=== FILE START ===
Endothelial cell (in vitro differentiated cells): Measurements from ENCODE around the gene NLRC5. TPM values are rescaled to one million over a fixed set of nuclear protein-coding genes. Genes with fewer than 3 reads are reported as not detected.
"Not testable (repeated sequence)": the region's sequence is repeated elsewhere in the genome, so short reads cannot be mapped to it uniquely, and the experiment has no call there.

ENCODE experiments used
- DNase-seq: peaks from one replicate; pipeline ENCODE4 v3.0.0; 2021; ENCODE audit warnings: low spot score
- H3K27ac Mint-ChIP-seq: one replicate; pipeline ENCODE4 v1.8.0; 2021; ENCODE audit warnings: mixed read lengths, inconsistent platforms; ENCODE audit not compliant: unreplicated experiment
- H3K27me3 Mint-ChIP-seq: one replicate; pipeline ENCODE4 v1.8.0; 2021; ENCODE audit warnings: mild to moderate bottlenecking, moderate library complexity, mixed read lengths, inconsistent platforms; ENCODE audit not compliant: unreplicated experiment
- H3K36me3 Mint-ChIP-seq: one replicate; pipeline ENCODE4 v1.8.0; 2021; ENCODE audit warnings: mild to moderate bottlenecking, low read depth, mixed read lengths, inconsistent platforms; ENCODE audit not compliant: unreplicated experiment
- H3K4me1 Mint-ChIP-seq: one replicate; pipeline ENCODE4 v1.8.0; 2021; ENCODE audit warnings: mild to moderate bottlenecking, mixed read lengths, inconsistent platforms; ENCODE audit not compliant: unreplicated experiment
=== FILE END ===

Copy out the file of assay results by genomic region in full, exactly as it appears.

Endothelial cell (in vitro differentiated cells): Measurements from ENCODE around the gene NLRC5. TPM values are rescaled to one million over a fixed set of nuclear protein-coding genes. Genes with fewer than 3 reads are reported as not detected.
"Not testable (repeated sequence)": the region's sequence is repeated elsewhere in the genome, so short reads cannot be mapped to it uniquely, and the experiment has no call there.

ENCODE experiments used
- DNase-seq: peaks from one replicate; pipeline ENCODE4 v3.0.0; 2021; ENCODE audit warnings: low spot score
- H3K27ac Mint-ChIP-seq: one replicate; pipeline ENCODE4 v1.8.0; 2021; ENCODE audit warnings: mixed read lengths, inconsistent platforms; ENCODE audit not compliant: unreplicated experiment
- H3K27me3 Mint-ChIP-seq: one replicate; pipeline ENCODE4 v1.8.0; 2021; ENCODE audit warnings: mild to moderate bottlenecking, moderate library complexity, mixed read lengths, inconsistent platforms; ENCODE audit not compliant: unreplicated experiment
- H3K36me3 Mint-ChIP-seq: one replicate; pipeline ENCODE4 v1.8.0; 2021; ENCODE audit warnings: mild to moderate bottlenecking, low read depth, mixed read lengths, inconsistent platforms; ENCODE audit not compliant: unreplicated experiment
- H3K4me1 Mint-ChIP-seq: one replicate; pipeline ENCODE4 v1.8.0; 2021; ENCODE audit warnings: mild to moderate bottlenecking, mixed read lengths, inconsistent platforms; ENCODE audit not compliant: unreplicated experiment